Cook County Jail detainees will train dogs from Chicagoâ€™s animal shelter as part of a new program aimed at preparing for adoption larger dogs that often struggle to find permanent homes.
The initiative, called Tails of Redemption, also seeks to provide detainees with â€śvaluable skills and practical work experienceâ€ť that can be applied to future jobs, according to a city press release announcing the program earlier this week.
The eight-week initiative will pair selected individuals with an initial group of five medium- to large-sized mixed breed mutts that have been living at the city shelter. These types of dogs are typically more difficult to place in new homes, especially if they have not received manners training, according to Chicago Animal Care and Control.
â€śThis program will allow CACC to follow the dogs on their journey and show their progress, so by the time they are ready to graduate, there should be a list of people waiting to meet them,â€ť said CACC Acting Director Kelley Gandurski in a statement. â€śWe know the inmates who are lucky enough to participate will benefit greatly from the unconditional love and the skills they acquire.â€ť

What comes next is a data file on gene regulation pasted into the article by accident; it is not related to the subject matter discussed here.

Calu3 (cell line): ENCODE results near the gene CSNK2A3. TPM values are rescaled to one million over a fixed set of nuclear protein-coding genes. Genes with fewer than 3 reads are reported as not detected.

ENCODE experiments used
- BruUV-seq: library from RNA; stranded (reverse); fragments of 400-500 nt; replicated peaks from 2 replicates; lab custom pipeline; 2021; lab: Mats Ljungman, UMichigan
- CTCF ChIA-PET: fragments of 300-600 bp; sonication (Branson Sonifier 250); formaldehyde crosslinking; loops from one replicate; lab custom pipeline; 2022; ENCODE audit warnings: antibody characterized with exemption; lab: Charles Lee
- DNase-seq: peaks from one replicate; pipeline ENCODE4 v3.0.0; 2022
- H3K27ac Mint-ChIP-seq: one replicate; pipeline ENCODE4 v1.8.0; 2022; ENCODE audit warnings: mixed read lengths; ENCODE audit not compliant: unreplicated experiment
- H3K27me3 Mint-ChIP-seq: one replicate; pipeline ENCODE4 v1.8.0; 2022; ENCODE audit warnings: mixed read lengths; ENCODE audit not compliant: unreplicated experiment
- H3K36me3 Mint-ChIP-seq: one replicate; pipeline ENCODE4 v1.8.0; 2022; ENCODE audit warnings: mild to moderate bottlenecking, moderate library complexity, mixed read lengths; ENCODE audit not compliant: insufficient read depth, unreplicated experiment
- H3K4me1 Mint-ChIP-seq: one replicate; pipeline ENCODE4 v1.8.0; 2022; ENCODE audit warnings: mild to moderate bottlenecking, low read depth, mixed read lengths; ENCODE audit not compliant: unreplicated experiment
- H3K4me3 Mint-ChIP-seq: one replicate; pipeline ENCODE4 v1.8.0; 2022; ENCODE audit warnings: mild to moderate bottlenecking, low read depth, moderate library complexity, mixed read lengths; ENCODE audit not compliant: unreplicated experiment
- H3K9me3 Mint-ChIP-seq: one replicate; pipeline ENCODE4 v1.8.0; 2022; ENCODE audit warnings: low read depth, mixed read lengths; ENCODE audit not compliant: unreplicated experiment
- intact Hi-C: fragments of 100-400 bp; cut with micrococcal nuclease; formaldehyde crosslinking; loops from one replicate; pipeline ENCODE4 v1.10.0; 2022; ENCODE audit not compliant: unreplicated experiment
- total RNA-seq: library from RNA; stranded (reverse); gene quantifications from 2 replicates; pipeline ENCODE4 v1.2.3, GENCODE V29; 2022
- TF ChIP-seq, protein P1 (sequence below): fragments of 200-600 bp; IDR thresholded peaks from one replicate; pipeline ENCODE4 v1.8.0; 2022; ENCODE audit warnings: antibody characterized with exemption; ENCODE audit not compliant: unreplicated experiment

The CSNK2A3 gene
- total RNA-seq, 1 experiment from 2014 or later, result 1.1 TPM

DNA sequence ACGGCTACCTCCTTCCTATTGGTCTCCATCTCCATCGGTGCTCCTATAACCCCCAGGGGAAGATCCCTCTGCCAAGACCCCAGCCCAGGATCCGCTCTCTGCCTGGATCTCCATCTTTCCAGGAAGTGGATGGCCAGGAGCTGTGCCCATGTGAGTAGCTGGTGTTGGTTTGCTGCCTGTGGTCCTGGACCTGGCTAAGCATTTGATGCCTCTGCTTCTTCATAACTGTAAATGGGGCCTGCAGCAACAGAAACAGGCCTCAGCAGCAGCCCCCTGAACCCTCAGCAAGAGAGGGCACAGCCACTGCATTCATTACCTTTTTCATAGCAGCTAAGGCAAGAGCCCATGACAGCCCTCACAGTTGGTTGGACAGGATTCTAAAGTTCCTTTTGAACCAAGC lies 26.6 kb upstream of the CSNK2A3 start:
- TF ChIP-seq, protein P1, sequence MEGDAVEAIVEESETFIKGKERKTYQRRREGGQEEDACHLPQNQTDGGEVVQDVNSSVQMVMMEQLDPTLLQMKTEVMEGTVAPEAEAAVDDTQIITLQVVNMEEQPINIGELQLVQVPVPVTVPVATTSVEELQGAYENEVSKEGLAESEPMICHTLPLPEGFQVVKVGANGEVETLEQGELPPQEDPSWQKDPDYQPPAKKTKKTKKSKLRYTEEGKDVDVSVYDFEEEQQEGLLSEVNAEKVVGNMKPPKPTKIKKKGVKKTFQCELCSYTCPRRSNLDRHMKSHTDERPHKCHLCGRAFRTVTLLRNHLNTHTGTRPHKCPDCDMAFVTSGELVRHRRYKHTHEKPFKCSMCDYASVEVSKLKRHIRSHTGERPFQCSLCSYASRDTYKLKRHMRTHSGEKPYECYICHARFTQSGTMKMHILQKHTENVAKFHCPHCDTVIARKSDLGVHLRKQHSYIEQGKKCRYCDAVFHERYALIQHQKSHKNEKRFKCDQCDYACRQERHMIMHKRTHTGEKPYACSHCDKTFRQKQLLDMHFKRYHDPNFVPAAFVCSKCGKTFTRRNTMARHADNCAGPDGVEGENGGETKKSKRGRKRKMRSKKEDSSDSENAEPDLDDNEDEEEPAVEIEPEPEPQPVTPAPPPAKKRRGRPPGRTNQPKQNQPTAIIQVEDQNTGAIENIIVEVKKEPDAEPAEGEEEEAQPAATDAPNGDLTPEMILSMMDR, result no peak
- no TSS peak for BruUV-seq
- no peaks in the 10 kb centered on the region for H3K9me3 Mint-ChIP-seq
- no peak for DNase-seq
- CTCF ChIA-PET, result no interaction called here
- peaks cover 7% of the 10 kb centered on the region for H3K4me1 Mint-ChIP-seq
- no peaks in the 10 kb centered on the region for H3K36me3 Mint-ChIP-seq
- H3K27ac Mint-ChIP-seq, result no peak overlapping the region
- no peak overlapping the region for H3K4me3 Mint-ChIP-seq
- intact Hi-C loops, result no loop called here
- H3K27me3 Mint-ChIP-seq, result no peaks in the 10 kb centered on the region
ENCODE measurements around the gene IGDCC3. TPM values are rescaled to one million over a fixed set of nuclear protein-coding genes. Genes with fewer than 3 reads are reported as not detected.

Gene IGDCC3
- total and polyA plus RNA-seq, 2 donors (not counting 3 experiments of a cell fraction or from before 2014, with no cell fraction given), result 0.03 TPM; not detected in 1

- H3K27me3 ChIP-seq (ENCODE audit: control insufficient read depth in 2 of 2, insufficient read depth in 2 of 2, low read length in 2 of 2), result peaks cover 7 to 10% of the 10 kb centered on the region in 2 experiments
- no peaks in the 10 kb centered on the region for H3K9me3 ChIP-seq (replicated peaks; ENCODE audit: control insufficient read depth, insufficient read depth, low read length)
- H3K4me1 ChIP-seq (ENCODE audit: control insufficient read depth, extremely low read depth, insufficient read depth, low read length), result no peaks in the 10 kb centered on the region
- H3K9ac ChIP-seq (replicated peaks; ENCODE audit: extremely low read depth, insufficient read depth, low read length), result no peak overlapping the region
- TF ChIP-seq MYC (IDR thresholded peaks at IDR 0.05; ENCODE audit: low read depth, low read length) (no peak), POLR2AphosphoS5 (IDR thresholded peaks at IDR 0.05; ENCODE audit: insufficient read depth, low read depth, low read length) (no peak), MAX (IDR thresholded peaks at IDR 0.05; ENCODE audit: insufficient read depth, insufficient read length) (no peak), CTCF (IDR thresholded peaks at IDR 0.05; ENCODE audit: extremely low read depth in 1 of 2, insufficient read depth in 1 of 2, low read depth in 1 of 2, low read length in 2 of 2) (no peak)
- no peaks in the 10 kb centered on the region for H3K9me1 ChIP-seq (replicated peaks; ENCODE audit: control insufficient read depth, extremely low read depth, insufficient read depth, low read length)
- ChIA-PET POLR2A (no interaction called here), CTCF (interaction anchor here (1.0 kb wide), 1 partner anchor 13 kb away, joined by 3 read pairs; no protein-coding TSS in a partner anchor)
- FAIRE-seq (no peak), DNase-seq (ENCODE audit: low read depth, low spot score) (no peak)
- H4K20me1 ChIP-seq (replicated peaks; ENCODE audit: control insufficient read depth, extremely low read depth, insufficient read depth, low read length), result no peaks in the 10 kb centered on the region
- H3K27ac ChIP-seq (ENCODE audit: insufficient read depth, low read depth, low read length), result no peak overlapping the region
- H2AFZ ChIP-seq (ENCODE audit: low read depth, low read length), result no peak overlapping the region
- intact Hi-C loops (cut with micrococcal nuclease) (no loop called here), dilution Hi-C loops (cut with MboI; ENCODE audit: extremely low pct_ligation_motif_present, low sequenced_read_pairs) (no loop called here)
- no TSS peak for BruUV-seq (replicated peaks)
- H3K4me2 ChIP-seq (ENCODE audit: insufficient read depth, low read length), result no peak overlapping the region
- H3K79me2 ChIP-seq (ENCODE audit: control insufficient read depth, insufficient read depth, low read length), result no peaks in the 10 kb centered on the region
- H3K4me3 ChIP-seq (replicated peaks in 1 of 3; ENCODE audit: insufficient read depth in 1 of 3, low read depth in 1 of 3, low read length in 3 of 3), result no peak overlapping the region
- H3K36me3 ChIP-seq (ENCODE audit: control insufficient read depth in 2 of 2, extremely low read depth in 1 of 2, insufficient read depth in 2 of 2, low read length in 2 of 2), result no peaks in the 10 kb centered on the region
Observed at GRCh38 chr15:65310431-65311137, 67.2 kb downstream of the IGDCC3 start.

After arriving at the jail this week, each dog was allowed to choose his or her own handler, said Jenny Schlueter, who assists Gaundurski at CACC. Dogs and their handlers spend the entire day together in intensive training sessions, and dogs sleep with detainees in their cells, which are outfitted with a crate and supplies.
To assist detainees in the program, CACC has set up a training library at the jail with books and videos about dogs. The sheriff officeâ€™s canine unit will also provide training and support.
Detainees selected for the program are â€śthoroughly vetted,â€ť and those charged with rape, murder or any crime involving animals are ineligible, according to the city.
â€śThis program will empower detainees to help change the future for these dogs, and hopefully in turn, they realize that they have the power to change their own future as well,â€ť said Cook County Sheriff Tom Dart in a statement.
The initial class of dogs was chosen following behavior assessments conducted by staff from Safe Humane Chicago, a nonprofit animal advocacy group. The group includes three femalesÂ â€“ Rochelle, 1; Bitsy, 1; and Cookie, 3 â€“ and two males â€“ Gilmore, 2; and Dutch, 3.
CACC is asking the public for help in collecting supplies for the program, including leashes, collars, stainless steel bowls, dog food, treats, crates and other items. Donations are welcome, and CACCâ€™s wish list is available via Amazon.